However, this is a rare highlight in my contract-reading adventures. Given the national media spotlight which, I am sure, shines relentlessly down upon me, I thought I would take the opportunity to bring attention to two less spectacular but still amusing snippets from EULAs. I have excised the company name from the first one because, despite its ludicrousness, I find the software very useful and don't want to appear to be criticising the software itself:

Because of the unique nature of the Software, you understand and agree that xxxxx will suffer irrevocable damage in the event you fail to comply with any of the terms of paragraph 3 of this License Agreement and that monetary damages may be inadequate to compensate xxxxx for such breach.
I cannot help picturing, when I read this, officers of the company brushing away offers of monetary restitution with a sniffled "No ... you've hurt me too much for that now." (Paragraph 3 instructs the end user not to reverse engineer the software, pretend to be its author, or redistribute it.) As I say, I like the software a lot, but I'm none too sure what its 'unique nature' is (though I did agree to this EULA).

The other snippet comes from the terms of service for Blog*Spot itself. Curiously, a similar statement occurs in the terms of service for Blogger (which appear first!), but without the prelude. In any case, here it is:

Now, this next part seems really damn obvious, but everyone else has it in their TOS's so someone's probably gotten sued for not having it. So: In order to use the Service, you must obtain access to the World Wide Web, either directly or through devices that access web-based content, and pay any service fees associated with such access.
I was vacillating a bit over which blog-hosting company I'd choose, but to see such a sentence in the terms of service I must confess allayed some of my fears. (Aside from the ones working for companies which are so nasty they must swathe the nastiness in many obscuring layers of gauzy legalese, do lawyers really think that a friendly, conversational, and understandable -- but still precise -- ToS would be less successful than the kind we have now?)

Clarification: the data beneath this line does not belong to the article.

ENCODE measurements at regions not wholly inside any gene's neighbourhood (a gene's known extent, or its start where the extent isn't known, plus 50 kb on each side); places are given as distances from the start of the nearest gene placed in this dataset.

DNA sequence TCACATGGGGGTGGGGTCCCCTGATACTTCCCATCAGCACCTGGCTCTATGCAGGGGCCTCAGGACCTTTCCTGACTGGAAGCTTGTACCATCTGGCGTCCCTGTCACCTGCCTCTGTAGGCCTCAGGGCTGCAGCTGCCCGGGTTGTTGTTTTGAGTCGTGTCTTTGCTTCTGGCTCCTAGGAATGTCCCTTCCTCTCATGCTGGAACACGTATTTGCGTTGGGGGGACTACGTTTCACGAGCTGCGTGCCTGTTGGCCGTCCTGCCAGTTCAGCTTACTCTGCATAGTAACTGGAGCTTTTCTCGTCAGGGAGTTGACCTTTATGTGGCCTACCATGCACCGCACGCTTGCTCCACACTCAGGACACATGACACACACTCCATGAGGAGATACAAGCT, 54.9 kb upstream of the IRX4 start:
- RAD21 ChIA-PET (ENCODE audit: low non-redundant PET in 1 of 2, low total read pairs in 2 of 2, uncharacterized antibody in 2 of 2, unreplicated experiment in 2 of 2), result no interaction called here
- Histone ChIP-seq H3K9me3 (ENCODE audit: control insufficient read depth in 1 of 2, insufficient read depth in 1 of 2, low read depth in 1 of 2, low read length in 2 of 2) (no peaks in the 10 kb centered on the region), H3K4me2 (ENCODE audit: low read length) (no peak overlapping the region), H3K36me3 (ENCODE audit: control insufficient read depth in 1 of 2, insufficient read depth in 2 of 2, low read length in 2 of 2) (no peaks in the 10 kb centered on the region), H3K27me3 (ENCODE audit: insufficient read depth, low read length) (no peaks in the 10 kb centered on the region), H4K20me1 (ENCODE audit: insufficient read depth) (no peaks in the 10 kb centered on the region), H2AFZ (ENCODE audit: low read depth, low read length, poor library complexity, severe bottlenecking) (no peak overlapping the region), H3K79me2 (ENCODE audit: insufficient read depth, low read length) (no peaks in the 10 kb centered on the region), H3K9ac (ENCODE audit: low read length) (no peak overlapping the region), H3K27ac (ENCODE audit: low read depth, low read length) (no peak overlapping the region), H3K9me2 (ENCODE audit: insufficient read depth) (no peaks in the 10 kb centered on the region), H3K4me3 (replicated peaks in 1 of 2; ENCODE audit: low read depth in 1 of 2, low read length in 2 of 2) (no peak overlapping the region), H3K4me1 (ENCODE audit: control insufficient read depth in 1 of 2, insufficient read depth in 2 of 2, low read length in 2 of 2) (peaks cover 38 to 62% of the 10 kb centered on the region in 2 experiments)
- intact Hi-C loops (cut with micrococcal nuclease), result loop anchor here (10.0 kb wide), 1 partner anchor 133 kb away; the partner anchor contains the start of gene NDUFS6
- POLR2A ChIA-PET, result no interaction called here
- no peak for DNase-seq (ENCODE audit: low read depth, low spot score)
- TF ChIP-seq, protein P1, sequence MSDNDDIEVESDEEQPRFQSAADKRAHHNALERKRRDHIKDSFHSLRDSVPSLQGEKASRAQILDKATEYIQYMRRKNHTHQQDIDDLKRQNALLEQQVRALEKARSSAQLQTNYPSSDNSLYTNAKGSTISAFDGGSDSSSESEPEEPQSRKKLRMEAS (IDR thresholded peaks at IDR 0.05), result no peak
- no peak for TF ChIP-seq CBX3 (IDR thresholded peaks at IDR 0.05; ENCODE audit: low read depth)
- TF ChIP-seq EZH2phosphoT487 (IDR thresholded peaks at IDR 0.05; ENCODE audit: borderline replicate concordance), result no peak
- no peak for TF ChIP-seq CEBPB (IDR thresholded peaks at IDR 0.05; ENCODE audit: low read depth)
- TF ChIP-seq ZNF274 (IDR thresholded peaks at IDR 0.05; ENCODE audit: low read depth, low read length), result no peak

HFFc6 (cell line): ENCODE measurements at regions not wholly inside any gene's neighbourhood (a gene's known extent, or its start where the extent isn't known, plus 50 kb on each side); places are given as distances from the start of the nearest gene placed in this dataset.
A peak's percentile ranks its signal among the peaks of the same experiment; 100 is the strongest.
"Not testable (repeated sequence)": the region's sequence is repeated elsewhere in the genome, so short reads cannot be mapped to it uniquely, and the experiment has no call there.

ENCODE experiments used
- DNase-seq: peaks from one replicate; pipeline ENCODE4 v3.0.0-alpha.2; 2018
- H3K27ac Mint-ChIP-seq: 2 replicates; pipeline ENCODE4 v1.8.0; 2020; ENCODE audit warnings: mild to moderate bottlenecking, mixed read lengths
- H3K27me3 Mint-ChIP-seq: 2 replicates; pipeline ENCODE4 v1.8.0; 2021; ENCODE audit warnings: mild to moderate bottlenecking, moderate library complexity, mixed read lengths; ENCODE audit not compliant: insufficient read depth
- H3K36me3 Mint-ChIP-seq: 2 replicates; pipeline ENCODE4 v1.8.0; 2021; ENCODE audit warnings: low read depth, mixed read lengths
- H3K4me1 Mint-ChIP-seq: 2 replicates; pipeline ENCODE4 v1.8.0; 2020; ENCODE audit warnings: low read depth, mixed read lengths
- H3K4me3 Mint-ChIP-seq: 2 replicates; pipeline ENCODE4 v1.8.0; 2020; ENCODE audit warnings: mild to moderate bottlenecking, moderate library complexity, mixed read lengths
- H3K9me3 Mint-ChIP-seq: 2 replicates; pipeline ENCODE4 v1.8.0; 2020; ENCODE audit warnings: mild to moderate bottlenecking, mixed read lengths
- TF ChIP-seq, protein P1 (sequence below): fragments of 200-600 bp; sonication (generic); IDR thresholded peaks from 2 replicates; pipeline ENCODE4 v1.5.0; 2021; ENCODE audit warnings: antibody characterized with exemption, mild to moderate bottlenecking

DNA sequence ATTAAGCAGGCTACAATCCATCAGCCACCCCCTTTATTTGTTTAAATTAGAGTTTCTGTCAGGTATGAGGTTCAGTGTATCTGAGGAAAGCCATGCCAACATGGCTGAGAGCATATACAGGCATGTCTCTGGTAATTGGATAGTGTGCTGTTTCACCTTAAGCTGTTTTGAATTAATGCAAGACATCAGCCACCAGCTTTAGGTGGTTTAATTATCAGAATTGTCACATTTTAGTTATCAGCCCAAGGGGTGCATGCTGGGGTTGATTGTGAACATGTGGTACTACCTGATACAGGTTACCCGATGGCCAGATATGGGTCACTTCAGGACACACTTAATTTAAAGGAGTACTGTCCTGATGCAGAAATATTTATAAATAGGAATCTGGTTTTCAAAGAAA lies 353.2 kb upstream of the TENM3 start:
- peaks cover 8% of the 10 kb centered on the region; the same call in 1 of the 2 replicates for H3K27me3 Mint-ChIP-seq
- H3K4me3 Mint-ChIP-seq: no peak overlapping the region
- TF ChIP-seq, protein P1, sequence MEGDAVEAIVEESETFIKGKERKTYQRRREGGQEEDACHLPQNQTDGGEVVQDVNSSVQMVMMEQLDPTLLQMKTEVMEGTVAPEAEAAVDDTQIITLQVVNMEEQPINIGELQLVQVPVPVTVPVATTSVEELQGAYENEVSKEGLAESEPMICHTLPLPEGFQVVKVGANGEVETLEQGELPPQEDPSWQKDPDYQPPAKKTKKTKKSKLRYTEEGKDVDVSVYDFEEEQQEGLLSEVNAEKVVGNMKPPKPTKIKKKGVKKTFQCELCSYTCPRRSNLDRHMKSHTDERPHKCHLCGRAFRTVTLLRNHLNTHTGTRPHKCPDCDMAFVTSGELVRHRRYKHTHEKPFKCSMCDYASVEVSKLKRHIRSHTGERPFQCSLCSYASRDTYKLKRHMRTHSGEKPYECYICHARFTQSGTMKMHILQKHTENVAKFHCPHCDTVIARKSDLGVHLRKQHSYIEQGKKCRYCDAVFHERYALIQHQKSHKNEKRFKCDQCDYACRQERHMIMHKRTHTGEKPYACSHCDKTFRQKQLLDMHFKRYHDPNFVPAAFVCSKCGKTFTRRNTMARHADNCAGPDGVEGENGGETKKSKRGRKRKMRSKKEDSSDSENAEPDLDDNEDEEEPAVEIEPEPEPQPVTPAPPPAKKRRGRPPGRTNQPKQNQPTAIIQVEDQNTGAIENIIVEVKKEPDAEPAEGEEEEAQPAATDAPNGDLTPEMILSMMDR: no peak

I thought I'd close with a lovely quote from Manin's article in the April 2006 issue of the Bulletin of the AMS. I have omitted a few words, but only because they are (to the layman as well, I can't help believing, as to not a few expert mathematicians) incomprehensibly technical, not because they change the meaning of the sentence.

[MacPherson] has also invented a construction which ... revives Euclid's original intuition in the context of refined perversity.
I have decided that, if I ever again teach a class on Euclidean geometry, I will tell my students that we are working towards the end goal of refined perversity. (Incidentally, although I understood very little of it, I enjoyed the article very much for its manifold (no pun intended) perspectives on the seemingly fairly innocent idea of dimension.)